Now, whether pit bulls are “superpredators” and “unfit for human society” are obviously emotionally-charged opinions up for debate. However, the fact that pit bulls and their close relations have been bred for hundreds of years to do a specific task—fight other animals—mustn’t be ignored. There is a reason that retrievers love carrying things in their mouths and scent hounds follow their noses, even though the vast majority of these animals are now suburban pets, not hunting companions. Responsible pit bull ownership groups are frank about the fact that many pit bulls have a high prey drive and most will eventually develop some degree of dog aggression. These dogs aren’t for everyone, and potential owners must be adequately prepared and informed about breed traits and history—and breed traits aren’t something that can be loved out of an animal.

Ironically, the author himself unwittingly confirms this when discussing the crimes of Michael Vick and other dogfighters:

Nonperforming or unaggressive dogs had apparently been hanged, drowned, electrocuted, shot, or slammed into the ground until dead.  … The “culling” of nonaggressive animals is a kind of sadistic Darwinism, meant to select only traits that lead to savage victory in the dog pit.

After all of that, Bechtel still wasn’t through.

[E]very age seems to have a “villain” dog—and at this particular moment in history, pit bulls are it. In the late 1880s, bloodhounds were said to be vicious and bloodthirsty…Later it was bulldogs, then German shepherds and Doberman pinschers—especially after World War II, when they became associated with Nazis.

The bloodhound story is misleading. The large, aggressive   “bloodhound”  once used to terrorize slaves and prisoners was an animal called the Cuban (or Siberian) bloodhound, a hunting/fighting breed similar to the presa canario. No one would mistake the Cuban for the droopy-faced English bloodhound. “Bulldog,” as the author himself earlier notes, was the early term for pit bulls and their close relations. And while the “macho dog” and “guard dog” of choice has changed over the years, there’s no evidence that German shepherds and Dobermans were ever bred in large scale for dogfighting purposes, as the pit bull was and is.

One of the most prominent untruths is that pit bulls have a unique jaw structure that allows them to “lock” onto their victims.

While dogs aren’t machines and no dog has a truly “locking” jaw, it is true that “bully” breeds have a unique biting style honed in their early days battling large animals. Their bite style is to bite, grip, and shake. The tenacious manner in which they can hang on can make it very difficult for an untrained person, even an adult, to break a pit bull’s grip. Responsible pit bull ownership groups recommend that owners carry something called a “break stick,” which is used to pry open a pit bull’s jaws if he should happen to bite another dog.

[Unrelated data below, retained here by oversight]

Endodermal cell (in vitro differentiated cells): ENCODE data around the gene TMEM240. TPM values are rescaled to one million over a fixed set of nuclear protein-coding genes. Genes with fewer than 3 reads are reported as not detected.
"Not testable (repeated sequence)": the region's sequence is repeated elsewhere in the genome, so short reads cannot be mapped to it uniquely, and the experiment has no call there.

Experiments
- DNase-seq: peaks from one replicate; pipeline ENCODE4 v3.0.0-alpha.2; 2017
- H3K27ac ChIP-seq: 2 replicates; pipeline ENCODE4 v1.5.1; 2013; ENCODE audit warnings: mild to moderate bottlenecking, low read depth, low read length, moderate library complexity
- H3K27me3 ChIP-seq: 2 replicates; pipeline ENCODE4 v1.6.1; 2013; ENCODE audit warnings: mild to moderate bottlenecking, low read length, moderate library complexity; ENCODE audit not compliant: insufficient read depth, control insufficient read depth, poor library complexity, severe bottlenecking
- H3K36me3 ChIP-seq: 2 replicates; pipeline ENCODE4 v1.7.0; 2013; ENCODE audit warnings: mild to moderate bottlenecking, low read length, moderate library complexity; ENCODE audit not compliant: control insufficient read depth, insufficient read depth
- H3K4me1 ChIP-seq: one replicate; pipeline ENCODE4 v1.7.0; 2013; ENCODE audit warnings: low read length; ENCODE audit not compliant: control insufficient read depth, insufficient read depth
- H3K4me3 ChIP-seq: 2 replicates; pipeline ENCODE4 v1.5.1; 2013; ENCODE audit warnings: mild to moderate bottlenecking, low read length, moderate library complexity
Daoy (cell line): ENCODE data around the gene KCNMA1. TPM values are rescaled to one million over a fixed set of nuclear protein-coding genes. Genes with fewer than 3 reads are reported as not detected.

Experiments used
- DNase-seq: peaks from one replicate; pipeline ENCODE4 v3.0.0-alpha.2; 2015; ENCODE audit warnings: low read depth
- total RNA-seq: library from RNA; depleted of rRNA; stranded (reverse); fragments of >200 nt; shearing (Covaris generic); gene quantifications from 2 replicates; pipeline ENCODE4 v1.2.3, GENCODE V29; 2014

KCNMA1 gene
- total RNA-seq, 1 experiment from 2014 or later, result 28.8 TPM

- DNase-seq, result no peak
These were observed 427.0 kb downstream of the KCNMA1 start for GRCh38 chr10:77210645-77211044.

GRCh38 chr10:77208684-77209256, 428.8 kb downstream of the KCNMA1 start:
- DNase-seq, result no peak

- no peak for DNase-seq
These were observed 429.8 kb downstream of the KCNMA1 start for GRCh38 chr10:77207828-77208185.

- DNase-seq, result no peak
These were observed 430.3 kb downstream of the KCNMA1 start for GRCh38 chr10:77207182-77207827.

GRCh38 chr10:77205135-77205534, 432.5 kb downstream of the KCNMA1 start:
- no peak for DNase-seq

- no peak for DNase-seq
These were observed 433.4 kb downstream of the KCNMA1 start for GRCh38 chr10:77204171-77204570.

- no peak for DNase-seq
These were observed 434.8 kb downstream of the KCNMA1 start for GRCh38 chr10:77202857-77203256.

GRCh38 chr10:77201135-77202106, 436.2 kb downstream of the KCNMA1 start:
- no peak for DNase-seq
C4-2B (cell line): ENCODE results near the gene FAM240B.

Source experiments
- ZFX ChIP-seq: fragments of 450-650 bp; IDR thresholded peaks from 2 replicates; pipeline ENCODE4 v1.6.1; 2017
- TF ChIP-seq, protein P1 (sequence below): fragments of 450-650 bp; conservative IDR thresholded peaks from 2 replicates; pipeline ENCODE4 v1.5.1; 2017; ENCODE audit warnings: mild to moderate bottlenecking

[P]it bulls are involved in a fairly large number of attacks primarily because there are so many pit bulls—a kind of statistical fluke suggesting that they are more dangerous than they really are.

Available data indicates that pit bulls represent less than 5% of the total U.S. pet dog population. However, they make up about 60% of the dogs involved in fatal bite incidents. While most pit bulls will never harm a human being, their gripping bite style means that when they do, they have the potential to cause great damage. When a shih tzu has a bad day, it might require an outpatient visit to the emergency room for stitches. When a large fighting breed has a bad day, it might involve a  LifeFlight helicopter. (Of note in this book is that when two serious dog attacks on a Best Friends staffer are mentioned, the breed of the dog involved is not described.)

According to the American Temperament Society website, pit bulls consistently score above average on the American Temperament Test for all dog breeds tested.

The “Truth About Pitbulls” blog offers a highly detailed response:

The ATTS test was initially intended to test working dogs for jobs such as police work. The test favors bold dogs, dogs that need to face danger head on without hesitation and fear. Courage was desired and rewarded, timidity was not. The ATTS favors dogs like pit bulls over dogs like collies. It is important to note, the test does not evaluate dogs for “pet” suitability.

But back to the Vick dogs specifically. Paul Berry of Best Friends is quoted in the text:

“[W]e’re quite confident that by recovering their trust and teaching them life skills, many can be adoptable, given the right home environment.”

It is unfortunate news that this has not come to pass, with most of the dogs given to Best Friends remaining in the sanctuary. While long-term or life housing is something Best Friends is equipped for, most city and county shelters which receive fight bust dogs will not be able to consider this option. Recently, another unforeseen  hurdle  in the Vick dogs’ story occurred when Tug, a “Vicktory” pit bull, tore through at least two fences on Best Friends property to attack two other pit bulls, killing the first and injuring the second.

A sizeable portion of the chapter featuring Vicktory dog Merle is devoted to arguing against breed-specific legislation, or BSL. BSL puts restrictions on certain breeds of dogs and pit bulls are almost always a target of such legislation. However, BSL differs in extremity depending upon the region. It is understandable that a group such as Best Friends would oppose BSL that bars anyone from keeping a pit bull and demands that all pit bull-type dogs entering shelters be euthanized. However, there are also less-extreme versions that allow pit bulls as pets but requires their owners to maintain fenced pens or have their pets altered.

Despite the objections of Best Friends and pit bull advocates, the tide of BSL is showing no signs of stopping. It would seem that one of the ways Best Friends can fight BSL, and the tragedies that often drive it, is to be completely honest with potential owners of pit bulls and related breeds. Owners should be informed about the breed’s history and traits, as well as the history of the individual animal being adopted. If owners are adequately prepared, it might cut down on the number of dog bites as well as attacks on other animals. It appears, however, that at least in the book Dogtown, Best Friends is not doing this, instead choosing to repeat a bunch of moldy soundbites, some of which are misleading.

(This review originally appeared at